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# SIGNALS

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Waveform x(t)

## Primary interest of Electronic Engineers

SIGNALS PROCESSING AND ANALYSIS

## x(t) System y(t)

Input/Stimulus Output/Response

Analysis:
• What information is contained in the input signal x(t)?
• What changes do the System imposed on the input?
• What is the output signal y(t)?
SIGNALS DESCRIPTION

## To analyze signals, we must know how to describe or represent

them in the first place.

A time signal
t x(t)
15
0 5
10
5
1 8
x(t)

0 2 10
-5 0 5 10 15 20
3 8
-10
4 5
-15
t 5 -5

## Detail but not informative

TIME SIGNALS DESCRIPTION

## 1. Mathematical expression: x(t)=Asin(wt+f)

15

10

2. Continuous (Analogue) 0
0 5 10 15 20
-5

-10

-15

x[n]
n
3. Discrete (Digital)
TIME SIGNALS DESCRIPTION

15

4. Periodic 10

x(t)= x(t+To) 0
0 10 20 30 40
-5

-10
Period = To -15

To

12

5. Aperiodic 10

0
0 10 20 30 40
-2
TIME SIGNALS DESCRIPTION

xt )  x t )
15

6. Even signal 10

0
-10 -5 0 5 10
-5

-10

-15

15

## 7. Odd signal xt )   x t ) 10

0
-10 -5 0 5 10
-5

-10

-15

T
Exercise: Calculate the integral v   cos wt sin wtdt
T
TIME SIGNALS DESCRIPTION

8. Causality

## Digital signals: x[n] = 0 for n < 0

TIME SIGNALS DESCRIPTION
15

9. Average/Mean/DC value 10

5
t1 +TM

 xt )dt
1 0

xDC  -5
0 10 20 30 40

TM t1
-10

-15

TM
10. AC value

x AC t )  xt )  xDC
DC: Direct Component
AC: Alternating Component

Exercise:
2
Calculate the AC & DC values of x(t)=Asin(wt) with TM 
w
TIME SIGNALS DESCRIPTION

11. Energy E 
 xt ) dt
2



xt )
2

## 12. Instantaneous Power Pt )  watts

R
t1 +TM

 Pt )dt
1
13. Average Power Pav 
TM t1

## Note: For periodic signal, TM is generally taken as To

Exercise:
Calculate the average power of x(t)=Acos(wt)
TIME SIGNALS DESCRIPTION

P1
14. Power Ratio PR  10 log10 The unit is decibel (db)
P2

## In Electronic Engineering and Telecommunication power is

usually resulted from applying voltage V to a resistive load
V2
R, as P
R

## Alternative expression for power ratio (same resistive load):

P1 V12 / R
PR  10 log10  10 log10 2
P2 V2 / R
V1
 20 log10
V2
TIME SIGNALS DESCRIPTION

15. Orthogonality

## Two signals are orthogonal over the interval t1, t1 + TM 

if
t1 +TM

r  x t )x t )dt  0
t1
1 2

## Exercise: Prove that sin(wt) and cos(wt) are orthogonal for

2
TM 
w
TIME SIGNALS DESCRIPTION

## 15. Orthogonality: Graphical illustration

x2(t) x2(t)

x1(t) x1(t)
x1(t) and x2(t) are x1(t) and x2(t) are
correlated. orthogonal.
When one is large, so is Their values are totally
the other and vice versa unrelated
TIME SIGNALS DESCRIPTION

## 16. Convolution between two signals

 
y t )  x1 t )  x2 t )   x  )x t   )d   x  )x t   )d
1 2 2 1
 

## Convolution is the resultant corresponding to the

interaction between two signals.
SOME INTERESTING SIGNALS

## 1. Dirac delta function (Impulse or Unit Response) d(t)

t
0
d t )  A for t  0
where A  
0 otherwise

## Definition: A function that is zero in width and infinite in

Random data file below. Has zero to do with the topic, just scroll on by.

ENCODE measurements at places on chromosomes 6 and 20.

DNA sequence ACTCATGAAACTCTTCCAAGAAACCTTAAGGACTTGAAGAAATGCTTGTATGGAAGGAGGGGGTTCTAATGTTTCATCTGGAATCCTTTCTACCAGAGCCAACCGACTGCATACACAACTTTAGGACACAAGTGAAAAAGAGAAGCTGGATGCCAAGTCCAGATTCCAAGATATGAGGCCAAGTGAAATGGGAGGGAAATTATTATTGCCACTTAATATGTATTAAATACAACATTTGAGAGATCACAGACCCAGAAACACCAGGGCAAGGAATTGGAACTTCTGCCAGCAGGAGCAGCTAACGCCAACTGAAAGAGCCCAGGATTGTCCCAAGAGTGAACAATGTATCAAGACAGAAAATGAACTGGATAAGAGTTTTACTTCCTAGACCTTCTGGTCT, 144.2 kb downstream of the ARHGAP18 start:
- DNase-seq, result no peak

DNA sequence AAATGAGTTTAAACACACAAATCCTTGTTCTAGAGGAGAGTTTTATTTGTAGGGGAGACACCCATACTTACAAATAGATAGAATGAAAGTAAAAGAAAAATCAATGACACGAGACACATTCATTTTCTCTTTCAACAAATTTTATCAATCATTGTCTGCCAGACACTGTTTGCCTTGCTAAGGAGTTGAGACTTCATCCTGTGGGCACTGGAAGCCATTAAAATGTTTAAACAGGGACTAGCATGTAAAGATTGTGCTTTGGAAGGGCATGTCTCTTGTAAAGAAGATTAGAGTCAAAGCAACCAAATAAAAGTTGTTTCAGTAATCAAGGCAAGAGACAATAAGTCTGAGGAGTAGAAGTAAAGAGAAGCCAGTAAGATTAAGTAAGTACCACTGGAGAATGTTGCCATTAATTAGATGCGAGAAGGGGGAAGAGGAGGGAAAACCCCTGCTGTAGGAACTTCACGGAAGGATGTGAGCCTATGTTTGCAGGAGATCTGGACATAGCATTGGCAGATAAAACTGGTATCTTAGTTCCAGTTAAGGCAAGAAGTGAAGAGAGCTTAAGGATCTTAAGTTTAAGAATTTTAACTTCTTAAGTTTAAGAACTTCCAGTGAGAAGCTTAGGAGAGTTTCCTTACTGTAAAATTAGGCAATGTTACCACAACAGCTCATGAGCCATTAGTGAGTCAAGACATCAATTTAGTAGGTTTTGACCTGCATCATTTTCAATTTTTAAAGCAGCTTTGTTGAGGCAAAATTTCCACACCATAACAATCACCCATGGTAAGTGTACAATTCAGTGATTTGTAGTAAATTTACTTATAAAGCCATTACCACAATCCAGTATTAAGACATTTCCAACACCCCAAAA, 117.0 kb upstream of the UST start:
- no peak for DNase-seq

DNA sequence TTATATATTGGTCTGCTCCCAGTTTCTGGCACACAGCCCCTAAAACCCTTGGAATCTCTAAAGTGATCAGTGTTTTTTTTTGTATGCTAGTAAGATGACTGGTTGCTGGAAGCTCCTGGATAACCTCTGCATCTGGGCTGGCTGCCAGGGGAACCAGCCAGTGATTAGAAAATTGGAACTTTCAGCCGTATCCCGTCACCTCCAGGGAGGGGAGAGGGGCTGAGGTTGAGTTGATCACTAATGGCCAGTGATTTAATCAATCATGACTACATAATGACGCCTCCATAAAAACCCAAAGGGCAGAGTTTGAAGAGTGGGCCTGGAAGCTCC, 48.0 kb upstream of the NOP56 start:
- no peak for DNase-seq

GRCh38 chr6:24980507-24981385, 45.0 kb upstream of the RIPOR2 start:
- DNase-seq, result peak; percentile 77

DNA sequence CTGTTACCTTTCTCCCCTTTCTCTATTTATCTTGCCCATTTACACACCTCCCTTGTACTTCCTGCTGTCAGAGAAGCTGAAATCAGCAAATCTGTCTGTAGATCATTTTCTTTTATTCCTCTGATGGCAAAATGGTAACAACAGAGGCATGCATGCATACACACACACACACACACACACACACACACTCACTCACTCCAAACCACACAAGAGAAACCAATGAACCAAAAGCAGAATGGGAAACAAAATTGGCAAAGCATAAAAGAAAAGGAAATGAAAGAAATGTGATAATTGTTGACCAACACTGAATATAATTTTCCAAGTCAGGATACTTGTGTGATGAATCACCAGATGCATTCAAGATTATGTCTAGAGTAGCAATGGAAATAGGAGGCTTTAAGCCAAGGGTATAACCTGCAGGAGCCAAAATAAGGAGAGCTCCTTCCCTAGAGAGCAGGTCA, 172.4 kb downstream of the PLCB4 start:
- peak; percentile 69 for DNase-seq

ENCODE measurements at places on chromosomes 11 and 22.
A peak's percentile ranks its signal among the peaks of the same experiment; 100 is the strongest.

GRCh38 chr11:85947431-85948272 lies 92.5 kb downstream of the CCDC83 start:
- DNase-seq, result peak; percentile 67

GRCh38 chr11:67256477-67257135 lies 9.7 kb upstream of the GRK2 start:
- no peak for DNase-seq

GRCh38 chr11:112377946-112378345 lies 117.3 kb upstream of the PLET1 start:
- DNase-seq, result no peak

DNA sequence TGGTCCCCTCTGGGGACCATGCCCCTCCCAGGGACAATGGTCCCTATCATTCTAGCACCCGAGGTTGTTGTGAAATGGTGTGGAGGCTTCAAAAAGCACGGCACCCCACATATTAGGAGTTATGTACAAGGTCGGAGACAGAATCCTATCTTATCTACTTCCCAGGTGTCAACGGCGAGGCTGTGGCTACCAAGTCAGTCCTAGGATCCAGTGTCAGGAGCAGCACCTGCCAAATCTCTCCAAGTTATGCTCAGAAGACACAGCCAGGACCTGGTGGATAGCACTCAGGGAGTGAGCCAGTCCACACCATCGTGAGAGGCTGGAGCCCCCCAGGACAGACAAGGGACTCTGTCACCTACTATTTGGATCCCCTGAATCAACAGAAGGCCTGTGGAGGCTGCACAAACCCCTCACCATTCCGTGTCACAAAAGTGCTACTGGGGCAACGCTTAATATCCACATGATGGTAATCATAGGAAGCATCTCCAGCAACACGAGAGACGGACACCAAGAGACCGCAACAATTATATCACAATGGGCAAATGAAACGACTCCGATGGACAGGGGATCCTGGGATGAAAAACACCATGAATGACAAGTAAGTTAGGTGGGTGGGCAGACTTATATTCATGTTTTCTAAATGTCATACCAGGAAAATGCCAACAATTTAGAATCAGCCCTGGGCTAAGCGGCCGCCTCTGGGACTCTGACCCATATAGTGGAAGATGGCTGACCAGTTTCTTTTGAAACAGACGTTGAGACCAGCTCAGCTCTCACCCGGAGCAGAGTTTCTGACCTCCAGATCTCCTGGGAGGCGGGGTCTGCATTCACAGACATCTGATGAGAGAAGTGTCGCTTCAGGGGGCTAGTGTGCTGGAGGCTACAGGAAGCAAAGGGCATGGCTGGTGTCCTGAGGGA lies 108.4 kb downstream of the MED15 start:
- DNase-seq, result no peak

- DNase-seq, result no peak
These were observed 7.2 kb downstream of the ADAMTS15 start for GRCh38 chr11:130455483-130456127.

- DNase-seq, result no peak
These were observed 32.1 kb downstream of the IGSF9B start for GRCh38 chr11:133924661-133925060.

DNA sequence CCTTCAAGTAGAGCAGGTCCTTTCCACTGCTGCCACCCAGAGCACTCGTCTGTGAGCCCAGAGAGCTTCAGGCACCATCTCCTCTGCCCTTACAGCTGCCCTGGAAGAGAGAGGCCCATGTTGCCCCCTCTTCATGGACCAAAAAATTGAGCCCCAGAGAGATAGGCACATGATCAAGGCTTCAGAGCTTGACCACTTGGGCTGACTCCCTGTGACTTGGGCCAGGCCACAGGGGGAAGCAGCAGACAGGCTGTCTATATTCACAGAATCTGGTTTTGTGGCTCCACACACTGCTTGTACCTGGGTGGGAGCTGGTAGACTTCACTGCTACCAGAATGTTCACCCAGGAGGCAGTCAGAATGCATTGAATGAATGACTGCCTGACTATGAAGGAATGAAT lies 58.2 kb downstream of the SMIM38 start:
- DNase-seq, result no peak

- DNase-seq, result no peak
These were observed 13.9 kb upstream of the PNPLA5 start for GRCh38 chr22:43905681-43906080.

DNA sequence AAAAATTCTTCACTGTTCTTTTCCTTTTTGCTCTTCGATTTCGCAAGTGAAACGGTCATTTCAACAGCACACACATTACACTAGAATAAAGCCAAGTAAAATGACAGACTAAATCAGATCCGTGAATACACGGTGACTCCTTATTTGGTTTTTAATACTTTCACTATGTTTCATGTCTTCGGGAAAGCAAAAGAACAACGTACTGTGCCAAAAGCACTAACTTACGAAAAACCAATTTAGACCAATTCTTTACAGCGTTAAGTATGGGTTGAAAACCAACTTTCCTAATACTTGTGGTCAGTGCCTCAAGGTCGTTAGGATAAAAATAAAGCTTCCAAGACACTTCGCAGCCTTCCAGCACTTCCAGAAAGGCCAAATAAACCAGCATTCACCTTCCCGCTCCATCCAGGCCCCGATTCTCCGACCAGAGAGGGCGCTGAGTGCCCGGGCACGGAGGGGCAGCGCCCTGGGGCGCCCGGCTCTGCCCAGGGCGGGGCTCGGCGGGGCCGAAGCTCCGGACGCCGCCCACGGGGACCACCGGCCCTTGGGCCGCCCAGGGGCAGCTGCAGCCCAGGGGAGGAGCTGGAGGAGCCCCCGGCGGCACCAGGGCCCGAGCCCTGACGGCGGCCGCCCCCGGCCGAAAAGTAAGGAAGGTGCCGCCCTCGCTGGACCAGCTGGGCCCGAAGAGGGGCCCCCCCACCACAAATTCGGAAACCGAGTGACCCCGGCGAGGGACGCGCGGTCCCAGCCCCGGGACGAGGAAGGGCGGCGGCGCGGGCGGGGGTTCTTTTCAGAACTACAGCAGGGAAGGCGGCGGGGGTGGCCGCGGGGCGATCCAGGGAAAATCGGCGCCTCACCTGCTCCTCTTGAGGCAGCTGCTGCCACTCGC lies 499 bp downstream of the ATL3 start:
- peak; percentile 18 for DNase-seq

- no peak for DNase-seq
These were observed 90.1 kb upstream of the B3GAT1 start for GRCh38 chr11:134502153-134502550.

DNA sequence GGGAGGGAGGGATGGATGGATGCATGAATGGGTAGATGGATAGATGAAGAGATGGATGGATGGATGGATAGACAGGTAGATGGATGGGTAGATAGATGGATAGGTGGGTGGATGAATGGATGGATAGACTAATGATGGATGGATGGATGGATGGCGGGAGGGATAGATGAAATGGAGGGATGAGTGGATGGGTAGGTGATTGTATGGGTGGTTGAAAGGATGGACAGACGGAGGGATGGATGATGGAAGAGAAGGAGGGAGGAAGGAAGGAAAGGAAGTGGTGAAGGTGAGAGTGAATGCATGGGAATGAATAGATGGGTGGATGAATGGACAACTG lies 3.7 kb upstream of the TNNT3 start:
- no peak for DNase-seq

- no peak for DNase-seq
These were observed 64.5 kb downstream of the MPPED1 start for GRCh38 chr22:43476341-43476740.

amplitude with an overall area of unity.
SOME INTERESTING SIGNALS

## 2. Step function u(t)

1 
t
0
u t )  1 for t  0
0 otherwise

## A more vigorous mathematical treatment on signals

Deterministic Signals

N   xt ) dt
2



## Can be represented in the frequency domain

X w )   x t )e  jwt
dt w  2f


## Satisfied Parseval’s theorem

 
N   xt ) dt   X  f ) df
2 2

 
Deterministic Signals

N   xn )
2

n  

## Can be represented in the frequency domain

Note: X w ) is periodic with period = 2rad / sec
 
xn )   )
1
X w )   xn)e 
jwn
 jwn
X w e dw
n  
2 

## Satisfied Parseval’s theorem

 2
 ) 1 X  f ) df
1
N    2 2
x n
n   2
Deterministic Signals

## Energy Density Spectrum (EDS)

S xx  f )  X  f )
2

## Equivalent expression for the (EDS)

S xx  f )   xx
r m )e  jwm

m  

where

rxx m )   n)xn + m)
x *
* Denotes complex conjugate
n  
Two Elementary Deterministic Signals

## Impulse function: zero width and infinite amplitude

 
 d t )dt  1
  d t )g t )dt  g 0)


1 n0
d n )  
0 otherwise

## Given x(t) and x(n), we have

xn )   xk )d n  k )

xt )   x )d t   )d and

k  
Two Elementary Deterministic Signals

1 t0
u t )  
0 otherwise

1 n0
u n )  
0 otherwise
Random Signals

## Infinite duration and infinite energy signals

e.g. temperature variations in different places, each have its
own waveforms.
Ensemble of time functions (random process): The set of all
possible waveforms
Ensemble of all possible sample waveforms of a random
process: X(t,S), or simply X(t).
t denotes time index and S denotes the set of all possible
sample functions
A single waveform in the ensemble: x(t,s), or simply x(t).
Random Signals

x(t,s0)

x(t,s1)

x(t,s2)
Random Signals

## Each ensemble sample may be different from other.

Not possible to describe properties (e.g. amplitude) at a
given time instance.
Only joint probability density function (pdf) can be defined.
Given a sequence of time instants

## t1 , t2 ,....., t N  the samples X t  X ti ) Is represented by:

i

p xt1 , xt2 ,....., xt N )
A random process is known as stationary in the strict sense if

 ) 
p xt1 , xt2 ,....., xt N  p xt1 + , xt2 + ,....., xt N + )
Properties of Random Signals

## X ti ) is a sample at t=ti

The lth moment of X(ti) is given by the expected value

  
 )
E X   xtli p xti dxti
l
ti


process.

sample.

## In signal processing, often need to measure relation

between two or more samples.
Properties of Random Signals

## X t1 ) and X t2 ) are samples at t=t1 and t=t2

The statistical correlation between the two samples are given
by the joint moment

 
E X t1 X t2  

 

 )
xt1 xt2 p xt1 , xt2 dxt1 dxt2

## This is known as autocorrelation function of the random

process, usually denoted by the symbol

 xx t1 , t2 )  EX t X t 1 2

For stationary process, the sampling instance t1 does not
affect the correlation, hence

 xx  )  EX t X t    xx   )
1 2
where   t1  t2
Properties of Random Signals

1

## Wide-sense stationary: mean value m(t1) of the process is

constant

Autocovariance function:

  
cxx t1 , t2 )  E X t1  mt1 ) X t2  mt2 )   xx t1 , t2 )  mt1 )mt2 )

## cxx t1 , t2 )  cxx  )   xx  )  mx2

Properties of Random Signals